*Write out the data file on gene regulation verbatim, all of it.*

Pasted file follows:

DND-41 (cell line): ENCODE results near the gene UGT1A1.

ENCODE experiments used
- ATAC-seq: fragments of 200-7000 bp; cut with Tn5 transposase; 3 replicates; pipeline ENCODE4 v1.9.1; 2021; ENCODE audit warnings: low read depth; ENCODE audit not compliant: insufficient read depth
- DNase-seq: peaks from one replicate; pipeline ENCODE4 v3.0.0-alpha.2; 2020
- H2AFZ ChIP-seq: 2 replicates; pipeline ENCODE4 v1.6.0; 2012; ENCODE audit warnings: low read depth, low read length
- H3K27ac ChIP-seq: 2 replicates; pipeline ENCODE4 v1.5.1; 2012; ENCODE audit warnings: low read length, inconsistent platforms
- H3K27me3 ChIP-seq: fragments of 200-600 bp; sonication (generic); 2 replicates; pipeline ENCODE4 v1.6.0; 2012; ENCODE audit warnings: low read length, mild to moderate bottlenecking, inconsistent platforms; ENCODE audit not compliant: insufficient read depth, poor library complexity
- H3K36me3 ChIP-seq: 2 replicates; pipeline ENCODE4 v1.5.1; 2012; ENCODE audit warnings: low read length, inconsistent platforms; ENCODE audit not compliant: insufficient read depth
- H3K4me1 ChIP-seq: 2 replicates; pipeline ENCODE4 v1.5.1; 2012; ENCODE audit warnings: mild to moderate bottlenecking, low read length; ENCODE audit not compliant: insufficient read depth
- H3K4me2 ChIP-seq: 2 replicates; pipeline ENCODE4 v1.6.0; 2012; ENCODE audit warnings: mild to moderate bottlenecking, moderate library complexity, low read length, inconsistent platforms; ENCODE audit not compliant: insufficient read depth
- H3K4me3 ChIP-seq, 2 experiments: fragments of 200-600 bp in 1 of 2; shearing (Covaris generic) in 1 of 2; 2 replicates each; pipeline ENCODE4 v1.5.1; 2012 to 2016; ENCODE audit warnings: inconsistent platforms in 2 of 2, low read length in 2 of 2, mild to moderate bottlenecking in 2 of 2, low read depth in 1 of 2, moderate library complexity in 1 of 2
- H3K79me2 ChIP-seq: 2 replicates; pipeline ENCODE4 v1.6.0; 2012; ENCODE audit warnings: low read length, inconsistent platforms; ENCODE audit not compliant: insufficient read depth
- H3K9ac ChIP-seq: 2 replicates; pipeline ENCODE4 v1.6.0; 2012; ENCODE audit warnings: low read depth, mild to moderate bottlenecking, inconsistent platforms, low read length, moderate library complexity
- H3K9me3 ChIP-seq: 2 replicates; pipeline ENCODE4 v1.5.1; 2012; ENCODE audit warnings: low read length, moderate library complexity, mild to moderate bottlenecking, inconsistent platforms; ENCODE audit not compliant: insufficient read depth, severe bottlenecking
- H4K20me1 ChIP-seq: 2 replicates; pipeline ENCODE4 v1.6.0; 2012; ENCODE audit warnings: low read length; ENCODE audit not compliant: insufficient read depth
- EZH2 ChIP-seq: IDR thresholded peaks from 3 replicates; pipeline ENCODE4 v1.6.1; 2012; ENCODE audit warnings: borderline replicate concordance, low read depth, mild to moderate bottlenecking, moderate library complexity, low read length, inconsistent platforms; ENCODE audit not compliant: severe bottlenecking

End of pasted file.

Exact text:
DND-41 (cell line): ENCODE results near the gene UGT1A1.

ENCODE experiments used
- ATAC-seq: fragments of 200-7000 bp; cut with Tn5 transposase; 3 replicates; pipeline ENCODE4 v1.9.1; 2021; ENCODE audit warnings: low read depth; ENCODE audit not compliant: insufficient read depth
- DNase-seq: peaks from one replicate; pipeline ENCODE4 v3.0.0-alpha.2; 2020
- H2AFZ ChIP-seq: 2 replicates; pipeline ENCODE4 v1.6.0; 2012; ENCODE audit warnings: low read depth, low read length
- H3K27ac ChIP-seq: 2 replicates; pipeline ENCODE4 v1.5.1; 2012; ENCODE audit warnings: low read length, inconsistent platforms
- H3K27me3 ChIP-seq: fragments of 200-600 bp; sonication (generic); 2 replicates; pipeline ENCODE4 v1.6.0; 2012; ENCODE audit warnings: low read length, mild to moderate bottlenecking, inconsistent platforms; ENCODE audit not compliant: insufficient read depth, poor library complexity
- H3K36me3 ChIP-seq: 2 replicates; pipeline ENCODE4 v1.5.1; 2012; ENCODE audit warnings: low read length, inconsistent platforms; ENCODE audit not compliant: insufficient read depth
- H3K4me1 ChIP-seq: 2 replicates; pipeline ENCODE4 v1.5.1; 2012; ENCODE audit warnings: mild to moderate bottlenecking, low read length; ENCODE audit not compliant: insufficient read depth
- H3K4me2 ChIP-seq: 2 replicates; pipeline ENCODE4 v1.6.0; 2012; ENCODE audit warnings: mild to moderate bottlenecking, moderate library complexity, low read length, inconsistent platforms; ENCODE audit not compliant: insufficient read depth
- H3K4me3 ChIP-seq, 2 experiments: fragments of 200-600 bp in 1 of 2; shearing (Covaris generic) in 1 of 2; 2 replicates each; pipeline ENCODE4 v1.5.1; 2012 to 2016; ENCODE audit warnings: inconsistent platforms in 2 of 2, low read length in 2 of 2, mild to moderate bottlenecking in 2 of 2, low read depth in 1 of 2, moderate library complexity in 1 of 2
- H3K79me2 ChIP-seq: 2 replicates; pipeline ENCODE4 v1.6.0; 2012; ENCODE audit warnings: low read length, inconsistent platforms; ENCODE audit not compliant: insufficient read depth
- H3K9ac ChIP-seq: 2 replicates; pipeline ENCODE4 v1.6.0; 2012; ENCODE audit warnings: low read depth, mild to moderate bottlenecking, inconsistent platforms, low read length, moderate library complexity
- H3K9me3 ChIP-seq: 2 replicates; pipeline ENCODE4 v1.5.1; 2012; ENCODE audit warnings: low read length, moderate library complexity, mild to moderate bottlenecking, inconsistent platforms; ENCODE audit not compliant: insufficient read depth, severe bottlenecking
- H4K20me1 ChIP-seq: 2 replicates; pipeline ENCODE4 v1.6.0; 2012; ENCODE audit warnings: low read length; ENCODE audit not compliant: insufficient read depth
- EZH2 ChIP-seq: IDR thresholded peaks from 3 replicates; pipeline ENCODE4 v1.6.1; 2012; ENCODE audit warnings: borderline replicate concordance, low read depth, mild to moderate bottlenecking, moderate library complexity, low read length, inconsistent platforms; ENCODE audit not compliant: severe bottlenecking